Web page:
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B.C. councillor pushing for a farmland trust in the Capital Region

Dean Murdock wants to give young farmers access to land

By Diego Flammini
Assistant Editor, North American Content

With an aging farmer population and land in British Columbia going unused, a councillor in the District of Saanich is spearheading a movement to create a farmland trust, giving young farmers access to the land they need.

Dean Murdock said the farmland trust would be funding used specifically to purchase farmland that’s become unproductive.

"We don't want to see that happen, so we're suggesting maybe we can pool resources to purchase those lands and put them in the hands of young farmers who maybe can't afford to get on the land themselves because especially here in the capital region, that farmland is quite expensive," he told CBC’s All Points West.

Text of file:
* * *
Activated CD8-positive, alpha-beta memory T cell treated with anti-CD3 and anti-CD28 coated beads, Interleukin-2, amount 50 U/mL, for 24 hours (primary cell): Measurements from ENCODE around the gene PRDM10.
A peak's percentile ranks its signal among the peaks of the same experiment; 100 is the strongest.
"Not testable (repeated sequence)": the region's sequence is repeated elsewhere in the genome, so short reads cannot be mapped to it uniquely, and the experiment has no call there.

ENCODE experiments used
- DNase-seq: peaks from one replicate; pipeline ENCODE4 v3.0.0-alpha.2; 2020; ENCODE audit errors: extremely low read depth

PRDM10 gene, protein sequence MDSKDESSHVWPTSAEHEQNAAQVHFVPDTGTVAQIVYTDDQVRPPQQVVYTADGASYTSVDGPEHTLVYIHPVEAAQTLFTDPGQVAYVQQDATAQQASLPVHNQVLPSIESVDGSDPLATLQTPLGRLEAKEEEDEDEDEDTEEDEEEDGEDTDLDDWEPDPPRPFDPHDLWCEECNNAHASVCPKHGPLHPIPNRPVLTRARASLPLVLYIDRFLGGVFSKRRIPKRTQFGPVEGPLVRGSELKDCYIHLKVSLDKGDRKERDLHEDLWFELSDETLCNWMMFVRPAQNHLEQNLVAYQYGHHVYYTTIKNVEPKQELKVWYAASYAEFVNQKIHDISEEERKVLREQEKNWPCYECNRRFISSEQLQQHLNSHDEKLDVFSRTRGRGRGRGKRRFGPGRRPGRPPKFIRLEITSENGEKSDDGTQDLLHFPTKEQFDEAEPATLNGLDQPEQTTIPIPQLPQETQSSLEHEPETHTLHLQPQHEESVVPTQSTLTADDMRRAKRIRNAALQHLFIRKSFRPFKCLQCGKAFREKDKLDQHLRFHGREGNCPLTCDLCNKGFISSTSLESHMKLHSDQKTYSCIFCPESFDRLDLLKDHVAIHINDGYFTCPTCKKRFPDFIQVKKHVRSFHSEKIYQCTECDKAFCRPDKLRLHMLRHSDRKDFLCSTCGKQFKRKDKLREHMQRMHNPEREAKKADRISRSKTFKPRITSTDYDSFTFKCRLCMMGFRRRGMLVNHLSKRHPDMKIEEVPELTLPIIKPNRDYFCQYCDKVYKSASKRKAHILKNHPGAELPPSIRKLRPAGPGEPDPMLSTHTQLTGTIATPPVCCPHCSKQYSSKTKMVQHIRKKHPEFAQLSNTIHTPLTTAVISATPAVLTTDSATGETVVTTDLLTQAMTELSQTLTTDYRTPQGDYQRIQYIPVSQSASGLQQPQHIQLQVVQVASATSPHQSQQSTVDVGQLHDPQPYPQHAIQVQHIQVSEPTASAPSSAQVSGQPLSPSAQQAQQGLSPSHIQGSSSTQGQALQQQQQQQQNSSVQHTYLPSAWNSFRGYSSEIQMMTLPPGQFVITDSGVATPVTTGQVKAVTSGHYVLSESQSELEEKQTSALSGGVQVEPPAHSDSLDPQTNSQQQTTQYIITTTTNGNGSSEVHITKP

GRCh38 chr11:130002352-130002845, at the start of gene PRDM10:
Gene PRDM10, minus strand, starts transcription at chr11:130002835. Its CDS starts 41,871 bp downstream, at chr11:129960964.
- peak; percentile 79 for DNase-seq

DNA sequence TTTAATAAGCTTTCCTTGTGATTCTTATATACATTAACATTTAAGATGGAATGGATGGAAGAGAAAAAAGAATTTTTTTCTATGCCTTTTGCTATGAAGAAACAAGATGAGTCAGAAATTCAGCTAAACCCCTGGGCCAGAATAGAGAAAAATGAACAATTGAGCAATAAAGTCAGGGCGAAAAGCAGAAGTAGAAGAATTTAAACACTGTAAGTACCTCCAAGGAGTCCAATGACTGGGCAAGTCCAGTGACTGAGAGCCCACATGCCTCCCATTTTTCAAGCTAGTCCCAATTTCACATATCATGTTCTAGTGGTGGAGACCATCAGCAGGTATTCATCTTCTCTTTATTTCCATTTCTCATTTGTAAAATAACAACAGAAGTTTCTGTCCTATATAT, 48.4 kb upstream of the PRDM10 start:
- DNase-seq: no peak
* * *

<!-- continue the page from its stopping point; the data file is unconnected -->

The farmland trust would differ from the Agricultural Land Reserve (ALR), which prevents farmland from being sold off. The ALR doesn’t keep the land in production.

According to Farm Folk City Folk,not for profit society that works to cultivate a local, sustainable food systemfarmland in the capital region can reach over $100,000 per acre.

A December 2 report submitted at a District of Saanich council meeting outlines the rationale for the farmland trust’s creation. The reasons include:

  • A 2012 study by the Capital Region Food and Agriculture Initiatives Roundtable suggests nearly 50 per cent of farmland in the region sits idle;
  • More than half of farmers in B.C. are over 55 and likely to retire in the next 20 years;
  • Farmland used for residential, transportation, recreation and other non-farm uses causes farmland prices to increase, and
  • Higher land prices prevent younger farmers from accessing land. has reached out to Mr. Murdock for further comments about the possibility of a farmland trust, and to Young Agrarians, a network of young people involved in agriculture.

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